As for Hitler, all I could guess  was that he didn’t really understand it. I suggested this to my English teacher, Miss Cohen, and she nodded. “Possibly that’s true, Martha,” she said. “But what horror that misunderstanding unleashed.”


So this morning I revisited ZarathustraIt’s still beautiful.

You tell me, “Life is hard to bear.” But for what purpose should you have your pride in the morning and your resignation in the evening?

Life is hard to bear: but do not affect to be so delicate! We are all of us fine beasts of burden, male and female asses.

What have we in common with the rose-bud, which trembles because a drop of dew has formed upon it?

It is true we love life; not because we are used to life, but because we are used to loving.



Dr. Mueller

“Fair is for soccer,” said the Intro to Religious Studies professor. He said this every semester, maybe to every freshman class he taught. There are things that must be said to university freshmen, and that’s one of them. “Don’t expect ‘fairness’ out of life.”

“Yeah, but…” sputtered a long-haired blonde girl in the front row.

“There’s no ‘yeah, but.’ It’s how it is. Fairness is something humans have made up. It’s why we have laws.”

“That doesn’t make sense,” said a kid in the third row from the left, toward the back.

“It doesn’t? Why not?” asked the Prof.

“Justice comes from God.”

“Does it? Tell that to the mother of the baby born dead. Tell that to the family whose husband/father is killed by a drunk driver. There are plenty of people who believe God ‘did’ that to punish those people. Is that what you mean but ‘justice comes from God’?”

“Well, the 10 Commandments.”

“Law. Those are laws.”

“But they came from God.”

“They came from someone who didn’t want to give his name.” The professor smiled. This is how it went every semester. “Anyway, law is our attempt to create fairness in an unfair world where some people are just plain luckier than others.”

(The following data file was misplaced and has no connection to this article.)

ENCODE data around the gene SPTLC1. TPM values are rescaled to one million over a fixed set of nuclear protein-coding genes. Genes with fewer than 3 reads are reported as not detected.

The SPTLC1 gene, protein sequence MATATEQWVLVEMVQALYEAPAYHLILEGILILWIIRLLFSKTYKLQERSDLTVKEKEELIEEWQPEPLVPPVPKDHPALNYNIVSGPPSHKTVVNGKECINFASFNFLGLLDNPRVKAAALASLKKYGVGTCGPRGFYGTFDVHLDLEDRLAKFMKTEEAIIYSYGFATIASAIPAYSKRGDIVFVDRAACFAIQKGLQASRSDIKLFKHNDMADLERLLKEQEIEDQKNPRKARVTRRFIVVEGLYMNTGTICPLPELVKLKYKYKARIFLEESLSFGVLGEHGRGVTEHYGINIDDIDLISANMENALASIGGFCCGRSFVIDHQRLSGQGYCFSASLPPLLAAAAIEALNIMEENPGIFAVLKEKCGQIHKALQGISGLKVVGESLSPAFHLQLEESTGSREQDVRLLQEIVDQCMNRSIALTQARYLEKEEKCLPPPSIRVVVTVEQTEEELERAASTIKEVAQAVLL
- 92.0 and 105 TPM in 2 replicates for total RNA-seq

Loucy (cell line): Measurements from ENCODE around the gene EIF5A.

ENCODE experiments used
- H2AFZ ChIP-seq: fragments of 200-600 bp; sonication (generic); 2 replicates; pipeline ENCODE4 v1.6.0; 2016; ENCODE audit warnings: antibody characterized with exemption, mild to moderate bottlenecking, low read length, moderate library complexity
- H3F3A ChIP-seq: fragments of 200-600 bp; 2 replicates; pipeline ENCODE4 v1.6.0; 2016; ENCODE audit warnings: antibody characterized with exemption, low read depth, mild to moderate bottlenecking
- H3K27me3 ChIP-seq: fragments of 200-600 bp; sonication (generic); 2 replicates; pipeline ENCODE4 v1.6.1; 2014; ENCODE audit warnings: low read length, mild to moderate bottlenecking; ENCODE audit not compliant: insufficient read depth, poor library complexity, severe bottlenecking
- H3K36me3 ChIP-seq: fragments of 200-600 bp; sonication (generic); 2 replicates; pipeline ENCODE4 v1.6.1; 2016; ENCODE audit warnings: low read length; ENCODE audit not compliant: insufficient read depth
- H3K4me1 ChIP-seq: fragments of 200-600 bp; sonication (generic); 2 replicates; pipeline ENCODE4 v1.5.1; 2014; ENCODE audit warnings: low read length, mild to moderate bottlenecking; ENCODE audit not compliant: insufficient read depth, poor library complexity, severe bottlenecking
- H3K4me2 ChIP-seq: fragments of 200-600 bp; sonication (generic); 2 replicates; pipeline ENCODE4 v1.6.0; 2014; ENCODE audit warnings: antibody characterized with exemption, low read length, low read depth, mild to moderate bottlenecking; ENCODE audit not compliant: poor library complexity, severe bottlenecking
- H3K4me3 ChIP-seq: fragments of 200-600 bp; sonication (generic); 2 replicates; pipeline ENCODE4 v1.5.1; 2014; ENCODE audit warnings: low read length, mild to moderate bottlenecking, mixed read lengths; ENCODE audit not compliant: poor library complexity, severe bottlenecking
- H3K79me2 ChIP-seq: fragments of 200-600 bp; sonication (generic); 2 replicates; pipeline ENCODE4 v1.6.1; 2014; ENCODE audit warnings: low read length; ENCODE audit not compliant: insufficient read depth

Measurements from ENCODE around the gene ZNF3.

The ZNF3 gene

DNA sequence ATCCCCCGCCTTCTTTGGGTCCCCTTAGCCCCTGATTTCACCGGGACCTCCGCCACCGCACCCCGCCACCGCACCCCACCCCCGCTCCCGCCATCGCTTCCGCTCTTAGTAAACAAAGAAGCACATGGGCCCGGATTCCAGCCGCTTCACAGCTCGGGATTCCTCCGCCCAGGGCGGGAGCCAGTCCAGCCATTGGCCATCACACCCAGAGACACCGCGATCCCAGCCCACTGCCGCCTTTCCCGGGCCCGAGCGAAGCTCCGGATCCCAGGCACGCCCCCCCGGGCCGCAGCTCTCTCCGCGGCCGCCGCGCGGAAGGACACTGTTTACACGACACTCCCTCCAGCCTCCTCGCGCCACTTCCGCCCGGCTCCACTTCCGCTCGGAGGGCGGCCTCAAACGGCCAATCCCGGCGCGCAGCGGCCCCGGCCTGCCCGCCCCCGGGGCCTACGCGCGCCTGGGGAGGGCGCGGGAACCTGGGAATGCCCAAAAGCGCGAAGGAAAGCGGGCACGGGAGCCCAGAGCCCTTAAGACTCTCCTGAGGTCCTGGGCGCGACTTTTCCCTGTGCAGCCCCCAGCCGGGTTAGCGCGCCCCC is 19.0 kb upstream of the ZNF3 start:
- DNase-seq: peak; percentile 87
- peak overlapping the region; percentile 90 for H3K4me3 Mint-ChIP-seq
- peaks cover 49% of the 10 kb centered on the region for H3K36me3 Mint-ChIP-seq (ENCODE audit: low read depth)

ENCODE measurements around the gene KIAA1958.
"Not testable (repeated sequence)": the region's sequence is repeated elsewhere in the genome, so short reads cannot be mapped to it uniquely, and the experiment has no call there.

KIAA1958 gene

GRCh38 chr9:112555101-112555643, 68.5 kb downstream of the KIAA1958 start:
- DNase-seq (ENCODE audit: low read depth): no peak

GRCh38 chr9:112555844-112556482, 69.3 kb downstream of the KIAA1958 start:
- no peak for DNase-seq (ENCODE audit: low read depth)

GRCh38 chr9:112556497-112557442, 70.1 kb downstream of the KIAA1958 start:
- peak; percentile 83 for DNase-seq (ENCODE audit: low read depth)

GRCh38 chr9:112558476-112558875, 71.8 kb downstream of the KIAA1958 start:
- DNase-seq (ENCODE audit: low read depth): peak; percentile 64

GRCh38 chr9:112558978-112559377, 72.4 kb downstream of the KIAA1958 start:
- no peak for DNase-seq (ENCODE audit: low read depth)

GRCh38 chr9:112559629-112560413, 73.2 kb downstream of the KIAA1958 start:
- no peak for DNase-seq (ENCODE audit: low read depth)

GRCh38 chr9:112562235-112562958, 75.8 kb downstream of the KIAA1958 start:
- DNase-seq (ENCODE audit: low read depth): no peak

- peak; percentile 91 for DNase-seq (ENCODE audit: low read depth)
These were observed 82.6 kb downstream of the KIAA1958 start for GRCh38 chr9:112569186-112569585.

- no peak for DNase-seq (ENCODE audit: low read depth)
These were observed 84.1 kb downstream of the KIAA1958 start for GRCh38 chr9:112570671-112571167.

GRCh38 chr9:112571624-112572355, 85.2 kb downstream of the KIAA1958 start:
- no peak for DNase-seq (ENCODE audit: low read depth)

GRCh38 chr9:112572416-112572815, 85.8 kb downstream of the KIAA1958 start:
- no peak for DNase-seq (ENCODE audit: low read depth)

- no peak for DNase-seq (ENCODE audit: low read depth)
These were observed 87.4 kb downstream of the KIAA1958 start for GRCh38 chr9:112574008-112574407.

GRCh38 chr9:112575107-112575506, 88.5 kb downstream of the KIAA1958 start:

“I don’t believe in luck.”

“You don’t think you’re lucky to have a chance to study at a university while that mentally retarded guy two doors down from you is lucky to tie his own shoes? You don’t think that’s luck?”

“I didn’t think of that.”

“Maybe human ethics means we’re able to equalize the unfair portions of luck just a little bit. Let’s say you discover, through your time here at the university, that you want to do research on the human brain or you want to be a social worker or teach special ed. Any one of those things could change the life of that mentally retarded guy two doors down for the better. Your luck could improve someone else’s. That is higher justice. See what I’m saying?”

“There’s no law that says I have to help that guy, Professor.”

“No, there’s no law. Laws are for the lowest common denominator of human behavior. The laws forbid you from hurting him and tell you that you’ll be punished if you do. There is no law that says you must help him. There can’t be.”

“Why not?”

“That’s a question I want you to answer in your journals for Monday. I look forward to finding them in my office by 9 am.”


P.S. Dr. Mueller is/was a real professor. His lectures were so well delivered, so animated and engaging, that I used to sit in on them. Lecturing was not my strong point as a teacher, but it was a necessary evil especially in the beginning of a semester. I saw this dialogue play out three or four times and it always amazed me.